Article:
The Forest Service was going to save us from wildfires.
But it’s time to come up with a backup plan.
The Forest Service’s Request for Proposal (RFP) negotiations had been on and off life support for the past 18 months.
But now the Forest Service has canceled the RFP for the second phase of the massive Four Forest Restoration Initiative (4FRI).
The Forest Service vowed to start over, after failing to come to terms with two serious bidders who each spent hundreds of thousands of dollars jumping through the bureaucratic hoops of the process.
The negotiations reportedly floundered on a lack of a market for low-value biomass and an investment guarantee in the event the Forest Service couldn’t hold up its end of a 20-year contract.
“Overall, the government’s conclusion is that the requirement for meeting restoration objectives (as currently defined in the RFP) are not reasonably aligned to industry needs. In addition, significant financial and investment risks remain, which ultimately represents a performance risk to the government,” 4FRI CFO Jeremy Kruger said in a press release this week.
“The Forest Service recognizes all the time and effort that went into this RFP from all parties. We are deeply invested and our intention is to work with our partners together on a new proposal as soon as possible. Our next step is to regroup with our partners, stakeholders, industry and elected officials to discuss all we have learned and how we can move forward.”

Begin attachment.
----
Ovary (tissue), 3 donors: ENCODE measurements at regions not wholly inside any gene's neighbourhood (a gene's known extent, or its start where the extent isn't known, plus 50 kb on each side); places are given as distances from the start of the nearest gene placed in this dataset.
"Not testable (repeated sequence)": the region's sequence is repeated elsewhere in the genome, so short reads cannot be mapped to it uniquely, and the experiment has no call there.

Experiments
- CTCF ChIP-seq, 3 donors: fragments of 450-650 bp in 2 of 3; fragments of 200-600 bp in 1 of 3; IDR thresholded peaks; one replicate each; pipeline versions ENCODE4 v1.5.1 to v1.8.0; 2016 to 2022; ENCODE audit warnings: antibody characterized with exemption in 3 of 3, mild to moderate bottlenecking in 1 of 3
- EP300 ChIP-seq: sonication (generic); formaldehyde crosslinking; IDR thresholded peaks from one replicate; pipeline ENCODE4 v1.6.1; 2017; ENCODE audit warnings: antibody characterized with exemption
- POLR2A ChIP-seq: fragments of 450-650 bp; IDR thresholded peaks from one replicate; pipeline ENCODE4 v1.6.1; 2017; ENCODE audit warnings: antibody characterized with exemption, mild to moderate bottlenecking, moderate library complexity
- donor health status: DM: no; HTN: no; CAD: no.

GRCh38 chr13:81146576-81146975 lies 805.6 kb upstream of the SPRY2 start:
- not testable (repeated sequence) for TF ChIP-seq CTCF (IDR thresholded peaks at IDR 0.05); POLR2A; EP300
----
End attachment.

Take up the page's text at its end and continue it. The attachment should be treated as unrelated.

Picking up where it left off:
The collapse of the negotiations drew swift, fearful and outraged reaction.
“The failure jeopardizes the health of our forests and the safety of many Arizona families, businesses, and communities,” said Congressman Tom O’Halleran, whose district includes the White Mountains and southern Gila County. “The Forest Service has had more than enough time to work through the challenges, even issuing 11 amendments. It is disappointing that the Forest Service isn’t doing more to reduce the risk of catastrophic wildfires with the authorities and resources that Congress has provided to improve forest management, help prevent forest fires, and minimize severity of wildfires.”